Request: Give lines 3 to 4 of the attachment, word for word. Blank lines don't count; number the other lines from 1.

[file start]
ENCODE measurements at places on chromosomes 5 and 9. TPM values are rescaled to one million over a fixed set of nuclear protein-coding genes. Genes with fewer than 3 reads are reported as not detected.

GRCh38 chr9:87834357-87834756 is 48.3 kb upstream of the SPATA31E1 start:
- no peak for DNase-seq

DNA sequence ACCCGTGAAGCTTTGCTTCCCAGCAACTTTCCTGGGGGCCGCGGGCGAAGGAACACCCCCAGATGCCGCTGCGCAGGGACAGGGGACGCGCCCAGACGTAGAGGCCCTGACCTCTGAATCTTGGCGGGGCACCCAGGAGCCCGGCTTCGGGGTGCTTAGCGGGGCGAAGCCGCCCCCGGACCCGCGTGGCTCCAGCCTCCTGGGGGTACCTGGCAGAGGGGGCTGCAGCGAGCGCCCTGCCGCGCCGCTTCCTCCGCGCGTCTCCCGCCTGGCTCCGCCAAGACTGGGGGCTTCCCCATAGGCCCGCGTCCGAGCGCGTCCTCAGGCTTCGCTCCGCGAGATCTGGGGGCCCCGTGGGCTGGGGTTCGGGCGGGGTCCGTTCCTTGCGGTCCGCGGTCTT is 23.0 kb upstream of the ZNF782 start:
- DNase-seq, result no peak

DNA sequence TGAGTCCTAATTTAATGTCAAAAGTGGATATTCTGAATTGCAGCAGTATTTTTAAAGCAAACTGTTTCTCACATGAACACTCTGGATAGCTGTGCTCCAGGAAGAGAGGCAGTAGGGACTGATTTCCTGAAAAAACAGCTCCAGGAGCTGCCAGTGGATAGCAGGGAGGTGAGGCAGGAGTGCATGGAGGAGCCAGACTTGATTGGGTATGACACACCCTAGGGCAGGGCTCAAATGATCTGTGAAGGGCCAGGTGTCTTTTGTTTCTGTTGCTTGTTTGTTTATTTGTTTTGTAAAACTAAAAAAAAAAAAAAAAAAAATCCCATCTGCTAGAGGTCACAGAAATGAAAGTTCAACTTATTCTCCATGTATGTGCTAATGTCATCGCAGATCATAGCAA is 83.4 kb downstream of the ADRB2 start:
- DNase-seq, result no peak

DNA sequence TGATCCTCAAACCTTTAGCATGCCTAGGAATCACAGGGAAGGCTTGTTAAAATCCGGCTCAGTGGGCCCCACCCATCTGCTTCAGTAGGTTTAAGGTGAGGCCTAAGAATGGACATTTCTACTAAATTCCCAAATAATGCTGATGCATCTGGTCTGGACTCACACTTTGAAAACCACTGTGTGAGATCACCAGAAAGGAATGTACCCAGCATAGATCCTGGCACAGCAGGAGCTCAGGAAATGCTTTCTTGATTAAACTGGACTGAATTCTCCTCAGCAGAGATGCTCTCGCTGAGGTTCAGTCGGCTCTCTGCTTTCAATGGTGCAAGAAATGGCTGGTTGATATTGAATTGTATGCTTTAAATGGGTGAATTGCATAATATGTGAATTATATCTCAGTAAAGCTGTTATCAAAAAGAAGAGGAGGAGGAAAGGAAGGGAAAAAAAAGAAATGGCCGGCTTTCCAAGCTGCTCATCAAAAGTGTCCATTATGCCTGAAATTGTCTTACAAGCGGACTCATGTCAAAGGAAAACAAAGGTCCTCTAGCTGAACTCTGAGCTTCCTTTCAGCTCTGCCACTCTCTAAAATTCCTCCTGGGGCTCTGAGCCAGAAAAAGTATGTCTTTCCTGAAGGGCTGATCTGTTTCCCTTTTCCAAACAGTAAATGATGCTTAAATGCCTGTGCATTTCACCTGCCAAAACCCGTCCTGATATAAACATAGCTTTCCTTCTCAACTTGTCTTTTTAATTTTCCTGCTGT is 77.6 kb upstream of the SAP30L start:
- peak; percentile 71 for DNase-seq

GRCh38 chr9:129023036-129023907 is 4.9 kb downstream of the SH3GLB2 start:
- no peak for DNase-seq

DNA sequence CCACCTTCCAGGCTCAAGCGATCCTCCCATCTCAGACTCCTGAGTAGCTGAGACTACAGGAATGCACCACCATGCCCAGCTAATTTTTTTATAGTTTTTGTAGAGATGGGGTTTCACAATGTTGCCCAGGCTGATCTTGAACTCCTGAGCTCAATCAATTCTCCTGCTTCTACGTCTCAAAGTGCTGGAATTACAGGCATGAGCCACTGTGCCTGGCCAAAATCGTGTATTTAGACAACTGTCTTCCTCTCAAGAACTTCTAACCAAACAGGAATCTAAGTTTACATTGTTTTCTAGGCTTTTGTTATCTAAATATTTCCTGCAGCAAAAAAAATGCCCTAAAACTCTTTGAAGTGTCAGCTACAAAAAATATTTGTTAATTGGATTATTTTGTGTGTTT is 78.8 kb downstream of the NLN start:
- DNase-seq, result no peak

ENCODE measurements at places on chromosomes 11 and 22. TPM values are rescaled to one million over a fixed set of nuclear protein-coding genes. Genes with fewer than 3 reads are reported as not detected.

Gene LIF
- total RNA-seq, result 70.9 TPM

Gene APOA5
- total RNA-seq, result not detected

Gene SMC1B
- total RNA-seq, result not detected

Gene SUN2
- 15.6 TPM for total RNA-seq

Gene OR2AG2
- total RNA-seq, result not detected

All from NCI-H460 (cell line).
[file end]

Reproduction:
- no peak for DNase-seq

DNA sequence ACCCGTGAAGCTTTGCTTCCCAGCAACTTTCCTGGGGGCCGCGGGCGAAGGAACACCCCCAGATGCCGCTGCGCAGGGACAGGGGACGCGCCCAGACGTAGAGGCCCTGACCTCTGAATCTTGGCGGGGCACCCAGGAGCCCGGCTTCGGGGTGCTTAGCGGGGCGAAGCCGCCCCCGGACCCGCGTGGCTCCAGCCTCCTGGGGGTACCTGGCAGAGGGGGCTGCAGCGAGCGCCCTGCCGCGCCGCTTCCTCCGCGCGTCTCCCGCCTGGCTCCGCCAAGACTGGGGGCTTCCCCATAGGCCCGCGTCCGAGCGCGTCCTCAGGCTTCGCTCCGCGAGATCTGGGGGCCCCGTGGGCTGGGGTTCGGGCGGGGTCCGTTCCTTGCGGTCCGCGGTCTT is 23.0 kb upstream of the ZNF782 start: